Families, Lay Your Burdens Down: Supporting Your Children
This blog is a part of "Supporting Families and Teachers Through Change", a blog series where authors from many perspectives and roles in early childhood explore ways to support educators and the families they serve during this period of rapid change.
Maya Angelou’s poem, “Woman Work,” begins with “I’ve got children to tend” and then goes on to detail all the things she has to do to take care of the children and the household, including picking cotton. The poem reminds us that parents’, families’, and caregivers’ jobs are never done, and for many, these jobs are invisible and unappreciated. As families and children adapt to the ever-changing context of the COVID-19 pandemic, families must remember to allow the rain to, in Angelou’s words, “cool their brows.” This means that parents and caregivers must take time to take a deep breath because the work of caring for, supporting, teaching, and healing children is never done.
Our most effective way of supporting children is through taking care of ourselves. We know that the early years set the foundation for children’s development and learning, but we also know that children are resilient. Countless studies and stories remind us that children thrive in an environment where their basic needs are met within a home environment that is sensitive, nurturing, and enriching. This is best done when parents and caregivers are not highly stressed and all stress is not equal. Not being stressed or anxious is hard to do during this pandemic when many around you may be sick, you are sick or fear being sick, you have lost a loved one, are unemployed or fear being unemployed; or if you worry about having enough food or a place to live.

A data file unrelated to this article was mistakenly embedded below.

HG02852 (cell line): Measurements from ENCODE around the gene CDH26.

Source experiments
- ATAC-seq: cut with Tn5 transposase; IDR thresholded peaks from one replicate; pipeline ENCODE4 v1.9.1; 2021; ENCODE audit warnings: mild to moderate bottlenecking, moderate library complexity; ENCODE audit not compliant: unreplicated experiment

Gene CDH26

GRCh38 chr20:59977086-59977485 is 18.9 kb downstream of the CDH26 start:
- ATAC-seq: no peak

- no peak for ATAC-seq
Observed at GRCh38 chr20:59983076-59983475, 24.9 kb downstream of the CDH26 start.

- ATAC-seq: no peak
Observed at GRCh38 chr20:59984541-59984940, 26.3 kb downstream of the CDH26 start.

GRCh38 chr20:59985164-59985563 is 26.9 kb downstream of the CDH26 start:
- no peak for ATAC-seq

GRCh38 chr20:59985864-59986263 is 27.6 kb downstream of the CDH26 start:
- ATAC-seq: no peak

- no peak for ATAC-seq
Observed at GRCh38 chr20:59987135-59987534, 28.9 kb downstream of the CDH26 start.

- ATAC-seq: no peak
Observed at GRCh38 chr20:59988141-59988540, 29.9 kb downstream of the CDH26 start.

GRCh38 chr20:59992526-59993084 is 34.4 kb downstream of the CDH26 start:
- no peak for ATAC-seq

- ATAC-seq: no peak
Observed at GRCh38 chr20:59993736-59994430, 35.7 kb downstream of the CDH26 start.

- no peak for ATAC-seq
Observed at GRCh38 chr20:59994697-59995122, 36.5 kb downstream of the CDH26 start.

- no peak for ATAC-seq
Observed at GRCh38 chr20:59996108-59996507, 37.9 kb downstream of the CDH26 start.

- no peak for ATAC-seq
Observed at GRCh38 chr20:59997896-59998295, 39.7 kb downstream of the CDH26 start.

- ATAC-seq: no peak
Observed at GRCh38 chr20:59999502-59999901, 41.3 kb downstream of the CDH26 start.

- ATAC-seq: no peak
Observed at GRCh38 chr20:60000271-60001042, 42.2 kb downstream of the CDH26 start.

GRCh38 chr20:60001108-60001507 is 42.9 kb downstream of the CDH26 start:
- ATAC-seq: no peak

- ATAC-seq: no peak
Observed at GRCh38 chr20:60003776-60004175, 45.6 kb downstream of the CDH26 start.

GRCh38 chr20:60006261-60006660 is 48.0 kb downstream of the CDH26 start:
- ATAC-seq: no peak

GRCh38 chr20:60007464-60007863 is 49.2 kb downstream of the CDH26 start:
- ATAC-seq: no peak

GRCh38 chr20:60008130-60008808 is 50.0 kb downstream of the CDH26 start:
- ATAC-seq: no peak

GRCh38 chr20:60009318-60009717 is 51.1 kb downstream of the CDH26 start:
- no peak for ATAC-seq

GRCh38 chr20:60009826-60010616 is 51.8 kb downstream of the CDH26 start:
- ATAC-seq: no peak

While I encourage families to lean into their role as a teacher, parent, caregiver, therapist and spiritual guide, and in many instances short-order cook, seamstress, and laundress, being a “superwoman” should not be the goal. To support their child, parents should also lean into their social network and community, including their child care provider, teacher, and neighbor. Social distancing should not mean we distance ourselves from our supports but means we should find other ways to share our burdens.
At the end of the poem, Maya Angelou reminds us to take a moment to breathe and appreciate nature, since that is usually free and available and you can call it your own. To support our children, families and parents must rest and get their strength and remember that they are not in this alone even if it feels that way at times. Look around as your support may be right next door or even above you.
Iheoma U. Iruka, PhD, is research professor in public policy and founding director of the equity research action coalition at the Frank Porter Graham Child Development Institute at the University of North Carolina at Chapel Hill. Dr. Iruka is engaged in projects and initiatives focused on how evidence‑informed policies, systems, and practices in early education can support the optimal development and experiences of children who are from households with low income, ethnic minorities, and immigrants. She is focused on ensuring healthy development and excellence for young diverse learners, especially Black children, through classroom and family tools, the examination of nontraditional pedagogical approaches, public policies, and publications geared toward early education practitioners and policymakers. She is an author of several books, including Don’t Look Away: Embracing Anti‑Bias Classrooms (Gryphon House, 2020). Dr. Iruka serves or has served on numerous national boards and committees, including the Brady Education Foundation, the American Psychological Association’s Board of Educational Affairs Task Force on Racial and Ethnic Disparities, and the National Academies of Sciences, Engineering, and Medicine committees on Supporting Parents of Young Children and Applying Neurobiological and Socio‑Behavioral Sciences from Prenatal through Early Childhood Development: A Health Equity Approach.